Regulations and Standards for Online Dispute Resolution: A Primer for Policymakers and Stakeholders (Part 2)

Part 1
Part 3
End Notes

INDUSTRY INITIATIVES

Numerous industry consortia have recently promulgated policy statements and
self-regulatory guidelines for business-to-consumer e-commerce. A principle goal of
these initiatives is avert or minimize governmental regulation. Another frequently
expressed purpose is to foster the consumer confidence necessary to realize the full
potential of electronic commerce. Most of these initiatives are limited to business-to-consumer e-commerce, however business-to-business initiatives have also recently
been announced. These self-regulatory guidelines primarily address marketing and
transactional issues such as truthful advertising, disclosure of terms, privacy, security
and protection of children. Many of these initiatives also include dispute resolution
provisions, which are a focus of this discussion.

International Chamber of Commerce (ICC),

Business and Industry Advisory Committee to the OECD (BIAC)

and Alliance for Global Business (AGB)

The International Chamber of Commerce (ICC) is a world business organization,
founded in 1919, with member companies in more than 130 countries. ICC promulgates
voluntary rules governing international business transactions that are observed in
thousands of transactions daily. An overview of a policy ICC is formulating on business-to-consumer alternative dispute resolution for e-commerce was presented at the
December 2000 Hague conference (Building Trust in the Online Environment: Business
to Consumer Dispute Resolution
, which ICC co-sponsored).(28) ICC is also represented
on the European Commission e-Confidence Core Group that is drafting guidelines for
accrediting codes of conduct and trust mark schemes.

The Business and Industry Advisory Committee to the OECD (BIAC) was formed
in 1962 and is officially recognized by the OECD as being representative of business
and industry. BIAC’s role is to provide the OECD and its Member Governments with
constructive comments based on the practical experience of the business community.(29)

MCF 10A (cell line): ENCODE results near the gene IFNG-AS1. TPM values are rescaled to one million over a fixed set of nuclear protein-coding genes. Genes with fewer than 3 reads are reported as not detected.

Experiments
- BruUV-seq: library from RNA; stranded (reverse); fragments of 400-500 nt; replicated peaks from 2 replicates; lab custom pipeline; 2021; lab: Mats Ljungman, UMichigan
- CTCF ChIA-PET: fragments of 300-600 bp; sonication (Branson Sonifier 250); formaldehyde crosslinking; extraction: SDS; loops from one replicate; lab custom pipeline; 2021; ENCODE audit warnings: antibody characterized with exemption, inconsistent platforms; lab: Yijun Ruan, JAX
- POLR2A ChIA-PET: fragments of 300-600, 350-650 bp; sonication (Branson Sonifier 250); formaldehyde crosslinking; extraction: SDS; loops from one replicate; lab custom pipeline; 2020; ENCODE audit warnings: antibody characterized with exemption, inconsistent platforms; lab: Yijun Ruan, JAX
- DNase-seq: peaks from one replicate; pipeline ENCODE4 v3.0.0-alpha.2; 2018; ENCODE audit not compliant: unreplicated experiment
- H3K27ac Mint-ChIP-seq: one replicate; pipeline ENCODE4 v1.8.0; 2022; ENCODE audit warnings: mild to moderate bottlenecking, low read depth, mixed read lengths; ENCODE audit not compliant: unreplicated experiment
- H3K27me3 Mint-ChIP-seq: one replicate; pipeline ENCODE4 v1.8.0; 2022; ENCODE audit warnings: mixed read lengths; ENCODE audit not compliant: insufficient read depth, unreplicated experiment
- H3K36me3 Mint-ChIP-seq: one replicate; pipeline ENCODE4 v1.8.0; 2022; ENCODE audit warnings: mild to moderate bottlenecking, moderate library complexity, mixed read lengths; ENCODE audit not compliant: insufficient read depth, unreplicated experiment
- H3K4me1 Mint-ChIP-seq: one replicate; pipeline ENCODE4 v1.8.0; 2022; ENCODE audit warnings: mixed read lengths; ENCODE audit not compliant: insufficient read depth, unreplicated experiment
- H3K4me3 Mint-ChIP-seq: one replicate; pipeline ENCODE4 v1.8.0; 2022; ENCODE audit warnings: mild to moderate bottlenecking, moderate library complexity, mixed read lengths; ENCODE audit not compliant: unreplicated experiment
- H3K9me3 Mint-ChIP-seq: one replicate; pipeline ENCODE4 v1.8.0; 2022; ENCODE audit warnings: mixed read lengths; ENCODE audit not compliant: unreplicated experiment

The BIAC has issued many statements and reports on policy issues related to e-commerce, and represents the private sector in the OECD deliberations on these
issues.(30)

The Alliance for Global Business (AGB) is a coordinating mechanism of leading
international trade associations that represent the bulk of electronic commerce in over
140 countries. It represents a diverse cross section of industry, with a focus on high
tech manufacturers, service providers and information technology users. AGB was
formed to promote a unified, global industry voice to international organizations and
governments around the world. Its founding members include ICC and BAIC.(31)

ICC, BIAC, AGB and other industry organizations have published A Global Action
Plan for Electronic Commerce
, which is supported by many other national and
international industry associations. Fundamental Principles in the Action Plan call for
minimal government regulation and emphasize business self-regulation as the most
effective way of building confidence. The Action Plan advocates that development of
electronic commerce should be led primarily by the private sector, and that government
intervention should be no more than is essential. It also asserts that a high level of trust
should be promoted by adopting adequate dispute resolution procedures and by private
sector self-regulation.(32)

The Global Action Plan provides that the use of out-of-court settlement
procedures for consumers should be encouraged by government, while maintaining
court recourse as the ultimate solution.(33) Governments are also urged to encourage the
use of “self-regulatory dispute settlement mechanisms” while ADR providers implement
and test tailor-made voluntary systems appropriate for settlement of online disputes.(34)
Alternative dispute resolution and third-party schemes for compliance with self-regulation are advanced as possible solutions to problems with determining jurisdiction
and applicable law in cyberspace.(35)

Global Business Dialogue on Electronic Commerce (GBDe)

The Global Business Dialogue on Electronic Commerce (GBDe) is a CEO- and
Board Member-led initiative of more than 72 companies from diverse countries,
conceived in 1998. It’s mission is to work in cooperation with businesses, governments,
non-governmental organizations, private foundations, consumer organizations and
multilateral institutions to broaden the involvement of key stakeholders in creating an
environment to ensure that e-commerce can reach its full economic and social
potential.(36) GBDe members ABN-AMRO, America Online, Bertelsmann, Hewlett
Packard and Vivendi are all represented on the European Commission e-Confidence
Core Group. Other renown GBDe members include DaimlerChrysler, Deutsche Bank,
Eastman Kodak, Disney, Fujitsu, Hitachi, IBM, MCI Worldcom, Sharp, Time-Warner and
Toshiba.

The recent GBDe paper Alternative Dispute Resolution makes separate